When it comes to how you budget your money, there’s really no right or wrong way to do it. As long as you’re tracking your expenses and income in some way or another, you should succeed. I know that goes against common financial advice, but budgeting in its traditional form didn’t work for me, and I hate seeing people give up on budgeting after a few failed attempts. That’s why we’re covering a number of different ways to budget in this article. Let’s get to it!
1) The “Traditional” Line-Item Budget
We’ll start with the basic budget most people are familiar with, since other budgeting methods build off of this premise.
This method works best for those who need to get major spending issues under control, those who need to get out of debt, and those who don’t mind categorizing their expenses.
This is a more time-consuming method, so it’s also good for people who don’t mind tedious tasks.
I know, I made that sound so appealing. But the truth is, this is the classic example of budgeting for a reason – it works (for most people).
To get started, list out all of your expenses, both necessary and discretionary. That means everything from your rent/mortgage, utilities, insurance premiums, copayments, cell phone bill, groceries, gas, pet supplies, haircuts, clothing, and debt get recorded.
You can get really detailed with your categories and have “household,” “debt,” “transportation,” “food,” etc. listed out, with all the separate expenses underneath. That’s why it’s a “line-item” budget – you break everything out so you can see exactly where your money is going.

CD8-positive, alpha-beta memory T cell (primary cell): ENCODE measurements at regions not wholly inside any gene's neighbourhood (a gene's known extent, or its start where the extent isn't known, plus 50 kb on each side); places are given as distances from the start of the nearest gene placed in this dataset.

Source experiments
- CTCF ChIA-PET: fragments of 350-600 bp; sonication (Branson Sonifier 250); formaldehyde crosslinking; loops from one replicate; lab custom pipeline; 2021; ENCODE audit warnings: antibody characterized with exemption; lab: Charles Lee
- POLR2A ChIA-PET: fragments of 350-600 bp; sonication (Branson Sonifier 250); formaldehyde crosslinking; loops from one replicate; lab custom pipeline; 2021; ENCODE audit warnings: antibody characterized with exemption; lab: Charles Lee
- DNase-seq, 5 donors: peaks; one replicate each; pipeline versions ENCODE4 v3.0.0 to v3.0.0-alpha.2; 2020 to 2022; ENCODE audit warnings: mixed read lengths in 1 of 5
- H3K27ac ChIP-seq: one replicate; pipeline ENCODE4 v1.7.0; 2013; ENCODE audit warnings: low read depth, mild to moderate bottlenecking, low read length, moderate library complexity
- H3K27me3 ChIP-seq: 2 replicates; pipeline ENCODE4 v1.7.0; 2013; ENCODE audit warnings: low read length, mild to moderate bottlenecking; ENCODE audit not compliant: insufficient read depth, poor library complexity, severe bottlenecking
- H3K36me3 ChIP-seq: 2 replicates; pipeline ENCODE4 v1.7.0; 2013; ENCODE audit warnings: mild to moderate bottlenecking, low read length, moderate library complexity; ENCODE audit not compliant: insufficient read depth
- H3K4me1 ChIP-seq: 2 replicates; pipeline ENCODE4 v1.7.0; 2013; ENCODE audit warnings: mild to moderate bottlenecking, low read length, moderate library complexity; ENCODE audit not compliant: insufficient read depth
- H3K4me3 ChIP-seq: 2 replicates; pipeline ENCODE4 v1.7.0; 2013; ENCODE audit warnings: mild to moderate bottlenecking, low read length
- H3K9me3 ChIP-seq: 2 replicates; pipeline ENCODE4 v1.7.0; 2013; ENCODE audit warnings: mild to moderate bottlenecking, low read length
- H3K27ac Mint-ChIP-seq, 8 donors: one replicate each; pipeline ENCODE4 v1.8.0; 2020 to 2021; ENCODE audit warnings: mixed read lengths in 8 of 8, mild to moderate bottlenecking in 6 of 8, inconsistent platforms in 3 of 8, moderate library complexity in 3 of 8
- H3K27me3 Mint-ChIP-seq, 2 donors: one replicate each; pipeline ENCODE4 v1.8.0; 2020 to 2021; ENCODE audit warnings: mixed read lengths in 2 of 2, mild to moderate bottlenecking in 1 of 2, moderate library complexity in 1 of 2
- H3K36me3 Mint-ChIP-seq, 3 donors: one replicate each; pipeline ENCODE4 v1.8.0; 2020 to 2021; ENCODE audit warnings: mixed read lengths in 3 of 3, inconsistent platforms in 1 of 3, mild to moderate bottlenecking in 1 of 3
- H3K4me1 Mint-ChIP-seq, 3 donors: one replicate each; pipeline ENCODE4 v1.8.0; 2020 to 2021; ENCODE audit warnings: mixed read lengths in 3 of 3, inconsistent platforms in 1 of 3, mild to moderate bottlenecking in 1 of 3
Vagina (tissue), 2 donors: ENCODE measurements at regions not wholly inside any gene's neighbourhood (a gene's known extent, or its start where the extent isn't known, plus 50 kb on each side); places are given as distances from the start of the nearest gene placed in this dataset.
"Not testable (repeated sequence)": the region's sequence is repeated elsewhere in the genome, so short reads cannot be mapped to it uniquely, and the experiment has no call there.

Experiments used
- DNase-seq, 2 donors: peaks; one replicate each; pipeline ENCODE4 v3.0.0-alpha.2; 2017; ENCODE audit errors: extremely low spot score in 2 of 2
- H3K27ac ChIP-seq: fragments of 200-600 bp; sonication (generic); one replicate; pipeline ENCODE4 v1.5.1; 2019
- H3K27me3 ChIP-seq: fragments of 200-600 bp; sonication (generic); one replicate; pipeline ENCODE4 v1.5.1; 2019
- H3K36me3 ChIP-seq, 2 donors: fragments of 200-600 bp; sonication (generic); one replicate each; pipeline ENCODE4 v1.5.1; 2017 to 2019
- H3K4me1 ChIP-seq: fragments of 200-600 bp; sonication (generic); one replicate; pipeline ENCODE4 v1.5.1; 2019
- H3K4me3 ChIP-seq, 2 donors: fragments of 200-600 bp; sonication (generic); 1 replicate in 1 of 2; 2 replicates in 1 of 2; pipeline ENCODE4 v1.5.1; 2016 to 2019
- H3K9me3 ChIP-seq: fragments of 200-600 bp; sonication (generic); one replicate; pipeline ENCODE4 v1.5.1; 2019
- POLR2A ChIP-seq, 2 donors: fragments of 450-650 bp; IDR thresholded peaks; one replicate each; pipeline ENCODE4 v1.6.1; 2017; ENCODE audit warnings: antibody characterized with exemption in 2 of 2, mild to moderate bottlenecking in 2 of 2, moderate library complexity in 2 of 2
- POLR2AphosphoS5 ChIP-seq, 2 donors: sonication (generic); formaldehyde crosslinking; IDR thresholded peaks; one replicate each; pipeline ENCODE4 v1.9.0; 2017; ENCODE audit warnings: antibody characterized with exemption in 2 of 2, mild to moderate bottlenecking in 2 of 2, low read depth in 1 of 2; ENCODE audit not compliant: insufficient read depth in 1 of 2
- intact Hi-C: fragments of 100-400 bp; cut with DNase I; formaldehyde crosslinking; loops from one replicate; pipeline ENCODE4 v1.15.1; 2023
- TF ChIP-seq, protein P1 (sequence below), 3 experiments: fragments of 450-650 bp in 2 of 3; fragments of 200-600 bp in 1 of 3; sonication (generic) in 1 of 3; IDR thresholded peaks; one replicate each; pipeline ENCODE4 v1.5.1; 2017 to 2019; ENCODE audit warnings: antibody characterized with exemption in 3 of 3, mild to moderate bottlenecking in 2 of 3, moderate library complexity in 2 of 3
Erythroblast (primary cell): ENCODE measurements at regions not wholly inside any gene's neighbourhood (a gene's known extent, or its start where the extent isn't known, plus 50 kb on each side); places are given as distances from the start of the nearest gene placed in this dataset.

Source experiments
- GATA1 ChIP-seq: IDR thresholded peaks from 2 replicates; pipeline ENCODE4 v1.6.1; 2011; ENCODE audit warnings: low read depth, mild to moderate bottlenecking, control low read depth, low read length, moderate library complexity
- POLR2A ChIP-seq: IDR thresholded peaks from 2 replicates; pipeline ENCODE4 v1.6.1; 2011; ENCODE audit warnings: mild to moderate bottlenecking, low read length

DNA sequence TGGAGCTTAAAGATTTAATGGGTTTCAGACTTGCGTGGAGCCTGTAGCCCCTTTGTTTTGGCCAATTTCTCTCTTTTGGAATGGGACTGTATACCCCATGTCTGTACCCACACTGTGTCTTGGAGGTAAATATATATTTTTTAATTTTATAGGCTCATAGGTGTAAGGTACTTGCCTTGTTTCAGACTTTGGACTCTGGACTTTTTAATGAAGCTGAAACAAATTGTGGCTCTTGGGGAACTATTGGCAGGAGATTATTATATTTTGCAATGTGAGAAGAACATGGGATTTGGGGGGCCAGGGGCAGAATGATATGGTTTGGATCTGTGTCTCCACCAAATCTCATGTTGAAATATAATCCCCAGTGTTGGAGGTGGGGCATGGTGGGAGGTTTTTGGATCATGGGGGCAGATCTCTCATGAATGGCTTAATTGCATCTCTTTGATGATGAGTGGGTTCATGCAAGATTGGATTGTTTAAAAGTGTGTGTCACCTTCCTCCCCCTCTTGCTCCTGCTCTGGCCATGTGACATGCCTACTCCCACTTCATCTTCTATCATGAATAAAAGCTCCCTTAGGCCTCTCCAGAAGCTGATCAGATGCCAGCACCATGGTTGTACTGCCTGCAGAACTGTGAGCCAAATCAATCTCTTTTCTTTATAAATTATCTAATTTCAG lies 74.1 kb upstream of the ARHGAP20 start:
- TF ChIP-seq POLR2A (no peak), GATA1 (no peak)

You should also have three columns: estimated spending, actual spending, and what’s left over. This way, you can see how well you did, and compare your total spending with your income.
2) Proportional Budgets
You might have heard of the 80/20 budget, or the 50/30/20 budget. These budgets give you loose guidelines on how to spend and save your money.
For example, in the 80/20 budget, you spend 80% of your income, and save 20%. In the 50/30/20 budget, you spend 50% on necessary items (needs), 30% on discretionary expenses (wants), and put 20% on debt and savings.
This budgeting method is good for those who don’t want to follow a super strict line-item budget, or spend tons of time updating their spending. This method allows you to figure out how much to put away, and how much to spend, in simple terms.
The only potential issue here is that you need to discern between wants and needs. Unfortunately, a lot of people blur the lines, causing them to justify their spending on wants. Be careful of this if you choose this budgeting method.
You may be wondering, what if your debt repayments total more than 20% of your income? Or your necessary expenses are more than half your income?